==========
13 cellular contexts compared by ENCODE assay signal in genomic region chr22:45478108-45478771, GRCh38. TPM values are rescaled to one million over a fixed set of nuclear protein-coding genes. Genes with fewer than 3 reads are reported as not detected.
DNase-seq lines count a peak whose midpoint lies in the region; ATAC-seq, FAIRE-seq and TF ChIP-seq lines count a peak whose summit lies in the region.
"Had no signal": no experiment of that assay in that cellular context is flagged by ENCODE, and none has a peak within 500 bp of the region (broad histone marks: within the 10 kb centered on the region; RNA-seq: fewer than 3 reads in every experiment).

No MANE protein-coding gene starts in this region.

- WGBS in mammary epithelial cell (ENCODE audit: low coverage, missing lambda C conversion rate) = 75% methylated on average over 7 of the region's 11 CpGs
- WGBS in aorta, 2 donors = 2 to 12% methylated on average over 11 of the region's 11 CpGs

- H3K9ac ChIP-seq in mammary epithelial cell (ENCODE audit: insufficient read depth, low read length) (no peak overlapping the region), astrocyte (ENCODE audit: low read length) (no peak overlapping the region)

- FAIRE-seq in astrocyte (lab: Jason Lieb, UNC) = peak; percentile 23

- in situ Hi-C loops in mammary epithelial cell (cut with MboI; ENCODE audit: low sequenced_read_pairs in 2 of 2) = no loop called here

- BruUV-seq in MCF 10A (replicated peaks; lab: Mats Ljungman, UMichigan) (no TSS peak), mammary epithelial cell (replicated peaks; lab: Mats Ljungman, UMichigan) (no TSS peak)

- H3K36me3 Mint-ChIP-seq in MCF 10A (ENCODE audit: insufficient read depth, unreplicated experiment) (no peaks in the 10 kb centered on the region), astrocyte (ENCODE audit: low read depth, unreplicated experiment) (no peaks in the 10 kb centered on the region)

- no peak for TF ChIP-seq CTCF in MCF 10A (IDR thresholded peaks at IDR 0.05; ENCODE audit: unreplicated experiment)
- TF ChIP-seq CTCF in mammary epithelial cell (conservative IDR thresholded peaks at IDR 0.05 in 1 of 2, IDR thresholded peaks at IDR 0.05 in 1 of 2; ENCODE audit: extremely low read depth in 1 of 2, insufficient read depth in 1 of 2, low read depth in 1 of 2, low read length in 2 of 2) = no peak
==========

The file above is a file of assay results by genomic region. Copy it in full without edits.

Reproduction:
13 cellular contexts compared by ENCODE assay signal in genomic region chr22:45478108-45478771, GRCh38. TPM values are rescaled to one million over a fixed set of nuclear protein-coding genes. Genes with fewer than 3 reads are reported as not detected.
DNase-seq lines count a peak whose midpoint lies in the region; ATAC-seq, FAIRE-seq and TF ChIP-seq lines count a peak whose summit lies in the region.
"Had no signal": no experiment of that assay in that cellular context is flagged by ENCODE, and none has a peak within 500 bp of the region (broad histone marks: within the 10 kb centered on the region; RNA-seq: fewer than 3 reads in every experiment).

No MANE protein-coding gene starts in this region.

- WGBS in mammary epithelial cell (ENCODE audit: low coverage, missing lambda C conversion rate) = 75% methylated on average over 7 of the region's 11 CpGs
- WGBS in aorta, 2 donors = 2 to 12% methylated on average over 11 of the region's 11 CpGs

- H3K9ac ChIP-seq in mammary epithelial cell (ENCODE audit: insufficient read depth, low read length) (no peak overlapping the region), astrocyte (ENCODE audit: low read length) (no peak overlapping the region)

- FAIRE-seq in astrocyte (lab: Jason Lieb, UNC) = peak; percentile 23

- in situ Hi-C loops in mammary epithelial cell (cut with MboI; ENCODE audit: low sequenced_read_pairs in 2 of 2) = no loop called here

- BruUV-seq in MCF 10A (replicated peaks; lab: Mats Ljungman, UMichigan) (no TSS peak), mammary epithelial cell (replicated peaks; lab: Mats Ljungman, UMichigan) (no TSS peak)

- H3K36me3 Mint-ChIP-seq in MCF 10A (ENCODE audit: insufficient read depth, unreplicated experiment) (no peaks in the 10 kb centered on the region), astrocyte (ENCODE audit: low read depth, unreplicated experiment) (no peaks in the 10 kb centered on the region)

- no peak for TF ChIP-seq CTCF in MCF 10A (IDR thresholded peaks at IDR 0.05; ENCODE audit: unreplicated experiment)
- TF ChIP-seq CTCF in mammary epithelial cell (conservative IDR thresholded peaks at IDR 0.05 in 1 of 2, IDR thresholded peaks at IDR 0.05 in 1 of 2; ENCODE audit: extremely low read depth in 1 of 2, insufficient read depth in 1 of 2, low read depth in 1 of 2, low read length in 2 of 2) = no peak